Anorexigens and Pulmonary Hypertension in the United States

Stuart Rich, MD, FCCP; Lewis Rubin, MD, FCCP; Alexander M. Walker, MD, DrPH; Sebastian Schneeweiss, MD and Lucien Abenhaim, MD From the Section of Cardiology (Dr. Rich), Rush Medical College, Chicago, IL; the Section of Pulmonary and Critical Care Medicine (Dr. Rubin), University of California San Diego, School of Medicine, San Diego, CA; the Department of Epidemiology (Drs. Walker and Schneeweiss), Harvard School of Public Health, Cambridge, MA; and the Department of Epidemiology and Biostatistics (Dr. Abenhaim), Jewish General Hospital, McGill University, Montreal, Canada.


CHEST. 2000;117(3) 

In This Article

Materials and Methods

SNAP was a prospective surveillance study that collected information on patients diagnosed with pulmonary hypertension in 12 centers in North America (see "Appendix"). The sites were selected based on the principal investigator's prior activity in the National Institutes of Health Registry of Primary Pulmonary Hypertension,[11] as well as their participation in recent clinical trials for the therapy of pulmonary hypertension.

Every patient who presented to these medical centers with a diagnosis of pulmonary hypertension that was confirmed was eligible for the study. The pulmonary hypertension was characterized by the investigator as primary or associated with another condition. Patient enrollment began on September 1, 1996, and ended on December 31, 1997. Each center had local institutional review board approval.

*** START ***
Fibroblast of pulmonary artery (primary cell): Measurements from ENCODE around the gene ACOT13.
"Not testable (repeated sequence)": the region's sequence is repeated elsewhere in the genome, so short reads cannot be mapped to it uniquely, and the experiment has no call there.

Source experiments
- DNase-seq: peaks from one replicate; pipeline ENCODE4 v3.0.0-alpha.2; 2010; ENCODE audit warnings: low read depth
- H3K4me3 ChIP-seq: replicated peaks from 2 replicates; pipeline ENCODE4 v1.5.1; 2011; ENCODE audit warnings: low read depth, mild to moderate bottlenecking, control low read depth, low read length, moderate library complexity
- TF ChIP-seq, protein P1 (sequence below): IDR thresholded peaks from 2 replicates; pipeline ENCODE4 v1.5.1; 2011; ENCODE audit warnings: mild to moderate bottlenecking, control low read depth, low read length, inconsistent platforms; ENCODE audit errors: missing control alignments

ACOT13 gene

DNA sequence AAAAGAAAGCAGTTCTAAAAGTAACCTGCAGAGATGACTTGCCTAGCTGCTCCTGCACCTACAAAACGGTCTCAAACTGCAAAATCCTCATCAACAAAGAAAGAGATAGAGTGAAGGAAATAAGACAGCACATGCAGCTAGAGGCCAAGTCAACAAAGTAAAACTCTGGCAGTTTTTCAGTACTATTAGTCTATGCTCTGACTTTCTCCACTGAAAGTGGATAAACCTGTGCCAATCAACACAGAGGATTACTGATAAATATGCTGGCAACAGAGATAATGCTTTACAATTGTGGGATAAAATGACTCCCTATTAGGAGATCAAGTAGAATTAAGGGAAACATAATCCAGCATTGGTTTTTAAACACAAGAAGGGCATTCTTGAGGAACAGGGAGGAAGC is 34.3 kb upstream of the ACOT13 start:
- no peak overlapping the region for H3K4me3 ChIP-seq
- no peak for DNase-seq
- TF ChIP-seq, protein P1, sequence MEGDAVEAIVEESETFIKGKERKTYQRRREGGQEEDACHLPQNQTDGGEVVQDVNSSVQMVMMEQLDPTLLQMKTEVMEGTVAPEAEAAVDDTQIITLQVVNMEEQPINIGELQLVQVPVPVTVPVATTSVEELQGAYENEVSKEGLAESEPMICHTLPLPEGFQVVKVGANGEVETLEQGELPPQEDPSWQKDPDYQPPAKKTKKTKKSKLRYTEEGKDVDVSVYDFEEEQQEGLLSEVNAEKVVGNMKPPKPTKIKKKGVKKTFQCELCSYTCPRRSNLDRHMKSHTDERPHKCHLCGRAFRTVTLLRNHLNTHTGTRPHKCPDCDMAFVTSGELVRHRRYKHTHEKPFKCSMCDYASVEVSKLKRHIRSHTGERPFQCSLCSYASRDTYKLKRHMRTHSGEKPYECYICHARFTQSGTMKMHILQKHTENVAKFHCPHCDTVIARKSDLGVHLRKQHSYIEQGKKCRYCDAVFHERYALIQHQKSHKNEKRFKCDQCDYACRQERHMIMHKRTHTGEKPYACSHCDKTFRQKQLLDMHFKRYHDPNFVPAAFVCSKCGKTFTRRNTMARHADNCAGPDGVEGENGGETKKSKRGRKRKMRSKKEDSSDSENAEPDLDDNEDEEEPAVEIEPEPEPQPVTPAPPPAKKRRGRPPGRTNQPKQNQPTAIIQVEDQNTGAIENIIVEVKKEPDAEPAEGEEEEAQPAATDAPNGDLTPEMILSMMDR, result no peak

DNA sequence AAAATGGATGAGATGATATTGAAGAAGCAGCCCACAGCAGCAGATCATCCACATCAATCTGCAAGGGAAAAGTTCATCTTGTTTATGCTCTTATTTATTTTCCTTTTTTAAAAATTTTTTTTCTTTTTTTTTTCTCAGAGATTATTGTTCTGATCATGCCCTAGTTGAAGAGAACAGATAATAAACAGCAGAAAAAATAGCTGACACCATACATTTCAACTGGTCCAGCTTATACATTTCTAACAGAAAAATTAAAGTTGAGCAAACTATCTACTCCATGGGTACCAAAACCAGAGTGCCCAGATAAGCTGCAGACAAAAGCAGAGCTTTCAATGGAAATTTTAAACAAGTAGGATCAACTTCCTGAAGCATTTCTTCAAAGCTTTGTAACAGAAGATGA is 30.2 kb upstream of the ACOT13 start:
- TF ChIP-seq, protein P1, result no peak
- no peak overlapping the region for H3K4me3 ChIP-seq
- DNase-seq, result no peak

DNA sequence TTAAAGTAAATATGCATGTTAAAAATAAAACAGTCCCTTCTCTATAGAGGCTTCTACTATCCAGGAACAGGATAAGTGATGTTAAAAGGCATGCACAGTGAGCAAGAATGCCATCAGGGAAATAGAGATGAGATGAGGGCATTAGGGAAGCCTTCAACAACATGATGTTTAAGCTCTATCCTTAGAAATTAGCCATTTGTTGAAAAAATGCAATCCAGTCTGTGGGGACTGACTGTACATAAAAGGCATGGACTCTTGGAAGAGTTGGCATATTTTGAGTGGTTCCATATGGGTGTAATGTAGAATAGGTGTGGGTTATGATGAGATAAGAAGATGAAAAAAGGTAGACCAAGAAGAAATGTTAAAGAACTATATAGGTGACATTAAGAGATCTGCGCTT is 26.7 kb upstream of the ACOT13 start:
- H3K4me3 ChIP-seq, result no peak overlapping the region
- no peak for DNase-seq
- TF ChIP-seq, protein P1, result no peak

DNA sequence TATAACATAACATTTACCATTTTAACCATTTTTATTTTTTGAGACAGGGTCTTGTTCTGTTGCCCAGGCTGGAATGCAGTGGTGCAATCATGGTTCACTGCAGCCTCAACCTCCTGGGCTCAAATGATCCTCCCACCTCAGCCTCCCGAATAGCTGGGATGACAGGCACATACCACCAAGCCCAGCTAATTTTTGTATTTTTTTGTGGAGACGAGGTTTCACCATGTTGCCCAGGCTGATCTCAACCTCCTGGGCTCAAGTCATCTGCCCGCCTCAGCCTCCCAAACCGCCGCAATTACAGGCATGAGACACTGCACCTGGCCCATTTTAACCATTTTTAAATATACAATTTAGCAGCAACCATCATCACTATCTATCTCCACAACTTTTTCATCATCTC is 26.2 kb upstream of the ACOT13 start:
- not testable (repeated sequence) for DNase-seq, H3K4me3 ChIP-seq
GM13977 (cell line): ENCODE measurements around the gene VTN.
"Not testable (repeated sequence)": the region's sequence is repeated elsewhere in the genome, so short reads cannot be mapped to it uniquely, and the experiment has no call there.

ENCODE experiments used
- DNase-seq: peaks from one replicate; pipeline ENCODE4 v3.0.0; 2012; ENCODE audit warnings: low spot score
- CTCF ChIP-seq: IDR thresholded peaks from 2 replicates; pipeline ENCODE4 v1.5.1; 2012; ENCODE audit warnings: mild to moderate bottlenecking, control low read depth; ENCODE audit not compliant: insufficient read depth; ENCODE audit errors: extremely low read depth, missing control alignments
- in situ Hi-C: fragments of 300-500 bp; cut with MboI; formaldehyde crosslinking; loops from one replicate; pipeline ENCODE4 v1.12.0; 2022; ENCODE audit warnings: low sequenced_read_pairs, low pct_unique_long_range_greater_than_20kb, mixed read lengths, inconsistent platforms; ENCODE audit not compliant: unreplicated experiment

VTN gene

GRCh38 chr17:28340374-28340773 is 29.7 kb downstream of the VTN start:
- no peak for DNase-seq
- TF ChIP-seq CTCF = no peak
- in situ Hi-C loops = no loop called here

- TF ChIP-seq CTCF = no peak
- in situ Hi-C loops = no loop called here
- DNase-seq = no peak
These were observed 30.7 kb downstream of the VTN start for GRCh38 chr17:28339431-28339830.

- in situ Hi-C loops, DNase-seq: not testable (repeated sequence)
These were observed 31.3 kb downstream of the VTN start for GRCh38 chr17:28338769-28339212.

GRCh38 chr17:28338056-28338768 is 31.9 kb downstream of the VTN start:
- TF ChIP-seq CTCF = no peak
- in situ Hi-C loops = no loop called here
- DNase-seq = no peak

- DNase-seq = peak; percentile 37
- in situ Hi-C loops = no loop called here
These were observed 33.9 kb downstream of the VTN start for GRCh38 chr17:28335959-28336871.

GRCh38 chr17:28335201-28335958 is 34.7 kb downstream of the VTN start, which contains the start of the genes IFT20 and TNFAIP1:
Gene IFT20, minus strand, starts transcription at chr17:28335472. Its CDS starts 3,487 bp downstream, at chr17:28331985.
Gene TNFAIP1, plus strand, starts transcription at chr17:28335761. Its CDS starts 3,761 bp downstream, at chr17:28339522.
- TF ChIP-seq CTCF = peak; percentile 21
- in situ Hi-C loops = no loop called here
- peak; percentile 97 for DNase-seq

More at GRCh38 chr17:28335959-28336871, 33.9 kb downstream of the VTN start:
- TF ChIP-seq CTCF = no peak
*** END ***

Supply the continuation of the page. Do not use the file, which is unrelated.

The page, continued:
Pulmonary hypertension was defined as a mean pulmonary artery pressure, measured at cardiac catheterization, that was > 25 mm Hg or as a pulmonary artery systolic pressure, estimated by echocardiography or measured at catheterization, that was > 35 mm Hg. Patients were classified as having SPH if they had precapillary pulmonary hypertension and the coexistence of COPD, sleep apnea, pulmonary embolism, interstitial lung disease, liver disease, congenital heart disease or connective tissue disease, all of which were operationally defined for the study. Patients with pulmonary hypertension associated with the HIV were categorized separately. Patients with pulmonary hypertension that was not secondary and was not associated with HIV were categorized as PPH. Patients with evidence of left heart myocardial or valvular heart disease were excluded.

Patients were interviewed with respect to risk factors and drug exposure that were possibly related to their pulmonary hypertension, with special attention paid to the use of antidepressants, anorexigens, and amphetamines. Using standardized forms, study coordinators who had participated in a common training session recorded the patient's drug exposure in the 10 years preceding presentation, noting the date of onset, the date last used, and the cumulative months of use. For the most part, interviews took place before the final diagnosis had been established.

Drug use was classified according to chemical class. The fenfluramine appetite suppressants (dexfenfluramine and fenfluramine racemate) were gathered together for analytic purposes, as were amphetamines, and antidepressants. Phentermine was kept as a distinct entity in the analysis. A class of "other anorexigens" included phendimetrazine, mazindol, diethylpropion, and oral phenylpropanolamine preparations. Nonprescription medications for conditions other than weight loss were not categorized or analyzed. The duration of use and the interval prior to the onset of symptoms were examined only in very broad categories (< 6 months vs >= 6 months) to account for anticipated errors in patient recall.

Associations between drug use and PPH vs SPH were explored through logistic regression, with adjustment for age, gender, body mass index (BMI), date of the onset of symptoms, and study center. Cases with missing data for any covariate were omitted from the regression analysis.